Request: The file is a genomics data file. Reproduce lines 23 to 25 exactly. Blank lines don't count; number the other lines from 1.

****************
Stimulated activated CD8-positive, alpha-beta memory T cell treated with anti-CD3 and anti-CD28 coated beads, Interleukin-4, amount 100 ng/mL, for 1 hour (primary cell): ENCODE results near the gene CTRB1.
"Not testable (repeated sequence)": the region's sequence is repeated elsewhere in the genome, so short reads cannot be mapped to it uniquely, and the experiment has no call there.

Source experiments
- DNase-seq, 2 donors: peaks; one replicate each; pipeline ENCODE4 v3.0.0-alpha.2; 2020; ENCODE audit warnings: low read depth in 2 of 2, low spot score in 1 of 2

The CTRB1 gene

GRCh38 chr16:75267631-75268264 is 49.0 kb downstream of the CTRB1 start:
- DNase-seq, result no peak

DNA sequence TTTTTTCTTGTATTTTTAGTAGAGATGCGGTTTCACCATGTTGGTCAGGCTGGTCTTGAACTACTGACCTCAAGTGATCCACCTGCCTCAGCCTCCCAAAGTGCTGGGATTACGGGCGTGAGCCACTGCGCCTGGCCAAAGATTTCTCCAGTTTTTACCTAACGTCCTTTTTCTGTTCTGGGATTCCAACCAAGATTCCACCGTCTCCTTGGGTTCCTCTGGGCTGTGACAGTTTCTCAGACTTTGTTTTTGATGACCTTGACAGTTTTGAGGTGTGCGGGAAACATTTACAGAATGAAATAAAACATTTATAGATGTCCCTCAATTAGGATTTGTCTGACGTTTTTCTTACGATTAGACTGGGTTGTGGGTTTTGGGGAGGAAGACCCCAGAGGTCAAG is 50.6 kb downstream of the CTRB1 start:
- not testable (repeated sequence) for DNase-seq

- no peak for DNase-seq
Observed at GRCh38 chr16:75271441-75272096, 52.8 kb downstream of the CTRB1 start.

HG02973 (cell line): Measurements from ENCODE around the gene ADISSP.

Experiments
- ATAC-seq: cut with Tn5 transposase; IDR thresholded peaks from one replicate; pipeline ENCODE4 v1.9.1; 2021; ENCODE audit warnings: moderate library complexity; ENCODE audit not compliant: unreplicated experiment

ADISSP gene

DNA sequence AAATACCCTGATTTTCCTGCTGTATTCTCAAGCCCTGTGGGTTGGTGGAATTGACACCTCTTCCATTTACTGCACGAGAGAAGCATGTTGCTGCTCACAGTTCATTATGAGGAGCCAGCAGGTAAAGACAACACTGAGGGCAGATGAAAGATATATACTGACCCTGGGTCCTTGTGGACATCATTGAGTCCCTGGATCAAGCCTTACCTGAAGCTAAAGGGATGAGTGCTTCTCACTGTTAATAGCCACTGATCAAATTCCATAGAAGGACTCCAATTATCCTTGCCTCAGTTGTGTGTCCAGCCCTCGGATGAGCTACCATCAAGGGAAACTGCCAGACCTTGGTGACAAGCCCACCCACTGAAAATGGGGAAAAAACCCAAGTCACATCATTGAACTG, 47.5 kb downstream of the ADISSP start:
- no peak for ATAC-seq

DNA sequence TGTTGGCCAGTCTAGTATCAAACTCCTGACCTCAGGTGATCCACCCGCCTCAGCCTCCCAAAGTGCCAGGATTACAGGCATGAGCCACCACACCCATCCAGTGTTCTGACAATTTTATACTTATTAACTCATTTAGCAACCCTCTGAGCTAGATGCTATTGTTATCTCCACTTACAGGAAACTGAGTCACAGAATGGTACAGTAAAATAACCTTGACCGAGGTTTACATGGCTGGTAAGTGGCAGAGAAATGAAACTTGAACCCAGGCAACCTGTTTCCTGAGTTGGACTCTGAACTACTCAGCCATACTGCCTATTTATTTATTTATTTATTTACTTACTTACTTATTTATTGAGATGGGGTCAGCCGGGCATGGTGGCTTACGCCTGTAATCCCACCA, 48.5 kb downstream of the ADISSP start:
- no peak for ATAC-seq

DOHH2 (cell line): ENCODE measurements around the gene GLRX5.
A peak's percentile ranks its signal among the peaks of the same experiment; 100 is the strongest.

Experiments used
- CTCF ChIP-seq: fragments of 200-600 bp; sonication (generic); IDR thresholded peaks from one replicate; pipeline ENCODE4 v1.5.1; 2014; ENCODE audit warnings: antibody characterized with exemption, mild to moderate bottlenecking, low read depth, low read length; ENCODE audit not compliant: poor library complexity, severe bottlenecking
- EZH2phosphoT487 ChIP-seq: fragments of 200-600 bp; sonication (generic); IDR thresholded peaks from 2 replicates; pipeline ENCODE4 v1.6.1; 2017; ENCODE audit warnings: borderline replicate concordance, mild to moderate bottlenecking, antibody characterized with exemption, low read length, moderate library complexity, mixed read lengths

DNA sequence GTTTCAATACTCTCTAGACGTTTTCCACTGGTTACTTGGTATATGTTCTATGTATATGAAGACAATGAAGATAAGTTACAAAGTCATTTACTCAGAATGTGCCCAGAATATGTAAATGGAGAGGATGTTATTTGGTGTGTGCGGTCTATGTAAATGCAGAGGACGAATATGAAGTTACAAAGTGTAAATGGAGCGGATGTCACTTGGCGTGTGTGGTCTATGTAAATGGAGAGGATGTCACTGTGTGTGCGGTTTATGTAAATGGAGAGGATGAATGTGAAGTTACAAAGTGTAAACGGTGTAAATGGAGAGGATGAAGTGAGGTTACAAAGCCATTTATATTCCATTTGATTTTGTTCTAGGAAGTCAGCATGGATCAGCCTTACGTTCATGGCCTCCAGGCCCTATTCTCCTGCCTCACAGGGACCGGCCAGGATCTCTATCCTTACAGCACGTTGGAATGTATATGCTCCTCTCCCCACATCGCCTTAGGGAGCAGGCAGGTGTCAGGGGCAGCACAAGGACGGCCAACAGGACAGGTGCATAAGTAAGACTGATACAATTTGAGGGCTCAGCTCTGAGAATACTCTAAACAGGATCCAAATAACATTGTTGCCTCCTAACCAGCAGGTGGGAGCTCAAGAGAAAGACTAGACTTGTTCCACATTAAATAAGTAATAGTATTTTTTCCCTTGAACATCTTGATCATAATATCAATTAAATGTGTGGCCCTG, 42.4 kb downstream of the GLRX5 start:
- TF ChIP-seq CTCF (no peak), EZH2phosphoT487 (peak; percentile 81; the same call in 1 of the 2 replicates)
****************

- CTCF ChIP-seq: fragments of 200-600 bp; sonication (generic); IDR thresholded peaks from one replicate; pipeline ENCODE4 v1.5.1; 2014; ENCODE audit warnings: antibody characterized with exemption, mild to moderate bottlenecking, low read depth, low read length; ENCODE audit not compliant: poor library complexity, severe bottlenecking
- EZH2phosphoT487 ChIP-seq: fragments of 200-600 bp; sonication (generic); IDR thresholded peaks from 2 replicates; pipeline ENCODE4 v1.6.1; 2017; ENCODE audit warnings: borderline replicate concordance, mild to moderate bottlenecking, antibody characterized with exemption, low read length, moderate library complexity, mixed read lengths

DNA sequence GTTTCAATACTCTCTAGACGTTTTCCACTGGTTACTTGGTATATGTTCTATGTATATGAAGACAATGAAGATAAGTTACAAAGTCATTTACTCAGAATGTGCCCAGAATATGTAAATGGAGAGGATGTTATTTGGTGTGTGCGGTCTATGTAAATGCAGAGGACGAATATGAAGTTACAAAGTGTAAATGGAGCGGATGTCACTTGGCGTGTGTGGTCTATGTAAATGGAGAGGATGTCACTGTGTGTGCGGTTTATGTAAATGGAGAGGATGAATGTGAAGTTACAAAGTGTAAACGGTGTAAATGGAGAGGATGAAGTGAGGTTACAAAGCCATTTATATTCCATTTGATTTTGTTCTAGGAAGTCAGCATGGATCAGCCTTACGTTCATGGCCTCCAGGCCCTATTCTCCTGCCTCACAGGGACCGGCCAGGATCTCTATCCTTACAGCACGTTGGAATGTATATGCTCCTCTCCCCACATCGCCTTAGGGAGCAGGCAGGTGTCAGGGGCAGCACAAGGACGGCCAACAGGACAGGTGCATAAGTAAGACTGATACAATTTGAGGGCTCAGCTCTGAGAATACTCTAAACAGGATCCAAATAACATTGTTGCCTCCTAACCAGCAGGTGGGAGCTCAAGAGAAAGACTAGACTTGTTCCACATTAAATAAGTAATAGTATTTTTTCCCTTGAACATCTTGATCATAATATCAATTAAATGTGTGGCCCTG, 42.4 kb downstream of the GLRX5 start: